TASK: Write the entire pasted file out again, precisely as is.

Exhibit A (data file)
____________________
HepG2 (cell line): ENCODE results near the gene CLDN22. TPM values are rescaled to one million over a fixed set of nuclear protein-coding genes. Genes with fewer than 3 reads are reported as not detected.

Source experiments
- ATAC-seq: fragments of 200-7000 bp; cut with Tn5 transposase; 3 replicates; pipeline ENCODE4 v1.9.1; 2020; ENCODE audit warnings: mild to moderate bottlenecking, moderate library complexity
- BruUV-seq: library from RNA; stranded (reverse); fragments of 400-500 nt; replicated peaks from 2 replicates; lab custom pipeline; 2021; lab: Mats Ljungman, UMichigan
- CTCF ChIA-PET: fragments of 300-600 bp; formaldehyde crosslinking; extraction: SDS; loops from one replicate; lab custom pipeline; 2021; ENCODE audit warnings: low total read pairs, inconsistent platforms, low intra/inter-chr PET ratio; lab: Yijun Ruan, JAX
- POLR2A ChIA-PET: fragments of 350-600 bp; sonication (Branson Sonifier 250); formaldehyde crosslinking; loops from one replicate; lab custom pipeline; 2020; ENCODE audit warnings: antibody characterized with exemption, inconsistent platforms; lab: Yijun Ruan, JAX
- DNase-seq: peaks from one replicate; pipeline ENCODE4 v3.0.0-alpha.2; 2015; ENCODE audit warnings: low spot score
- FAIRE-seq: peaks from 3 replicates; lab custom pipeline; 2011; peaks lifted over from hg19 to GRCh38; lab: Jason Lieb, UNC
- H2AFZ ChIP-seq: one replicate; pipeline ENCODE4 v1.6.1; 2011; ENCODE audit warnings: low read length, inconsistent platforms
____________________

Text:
HepG2 (cell line): ENCODE results near the gene CLDN22. TPM values are rescaled to one million over a fixed set of nuclear protein-coding genes. Genes with fewer than 3 reads are reported as not detected.

Source experiments
- ATAC-seq: fragments of 200-7000 bp; cut with Tn5 transposase; 3 replicates; pipeline ENCODE4 v1.9.1; 2020; ENCODE audit warnings: mild to moderate bottlenecking, moderate library complexity
- BruUV-seq: library from RNA; stranded (reverse); fragments of 400-500 nt; replicated peaks from 2 replicates; lab custom pipeline; 2021; lab: Mats Ljungman, UMichigan
- CTCF ChIA-PET: fragments of 300-600 bp; formaldehyde crosslinking; extraction: SDS; loops from one replicate; lab custom pipeline; 2021; ENCODE audit warnings: low total read pairs, inconsistent platforms, low intra/inter-chr PET ratio; lab: Yijun Ruan, JAX
- POLR2A ChIA-PET: fragments of 350-600 bp; sonication (Branson Sonifier 250); formaldehyde crosslinking; loops from one replicate; lab custom pipeline; 2020; ENCODE audit warnings: antibody characterized with exemption, inconsistent platforms; lab: Yijun Ruan, JAX
- DNase-seq: peaks from one replicate; pipeline ENCODE4 v3.0.0-alpha.2; 2015; ENCODE audit warnings: low spot score
- FAIRE-seq: peaks from 3 replicates; lab custom pipeline; 2011; peaks lifted over from hg19 to GRCh38; lab: Jason Lieb, UNC
- H2AFZ ChIP-seq: one replicate; pipeline ENCODE4 v1.6.1; 2011; ENCODE audit warnings: low read length, inconsistent platforms